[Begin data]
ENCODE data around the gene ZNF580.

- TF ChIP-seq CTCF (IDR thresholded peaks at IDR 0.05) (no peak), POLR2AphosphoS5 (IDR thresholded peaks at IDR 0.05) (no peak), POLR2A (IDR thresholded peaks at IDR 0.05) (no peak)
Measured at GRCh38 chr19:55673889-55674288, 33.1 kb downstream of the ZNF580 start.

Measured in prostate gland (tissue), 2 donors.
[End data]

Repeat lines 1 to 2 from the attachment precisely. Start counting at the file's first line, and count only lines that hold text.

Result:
ENCODE data around the gene ZNF580.

- TF ChIP-seq CTCF (IDR thresholded peaks at IDR 0.05) (no peak), POLR2AphosphoS5 (IDR thresholded peaks at IDR 0.05) (no peak), POLR2A (IDR thresholded peaks at IDR 0.05) (no peak)